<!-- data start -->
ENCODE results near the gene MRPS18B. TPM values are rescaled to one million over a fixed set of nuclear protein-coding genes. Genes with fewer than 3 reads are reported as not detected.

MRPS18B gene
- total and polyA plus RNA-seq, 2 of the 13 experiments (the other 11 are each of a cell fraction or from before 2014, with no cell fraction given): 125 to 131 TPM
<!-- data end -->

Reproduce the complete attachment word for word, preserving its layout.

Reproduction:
ENCODE results near the gene MRPS18B. TPM values are rescaled to one million over a fixed set of nuclear protein-coding genes. Genes with fewer than 3 reads are reported as not detected.

MRPS18B gene
- total and polyA plus RNA-seq, 2 of the 13 experiments (the other 11 are each of a cell fraction or from before 2014, with no cell fraction given): 125 to 131 TPM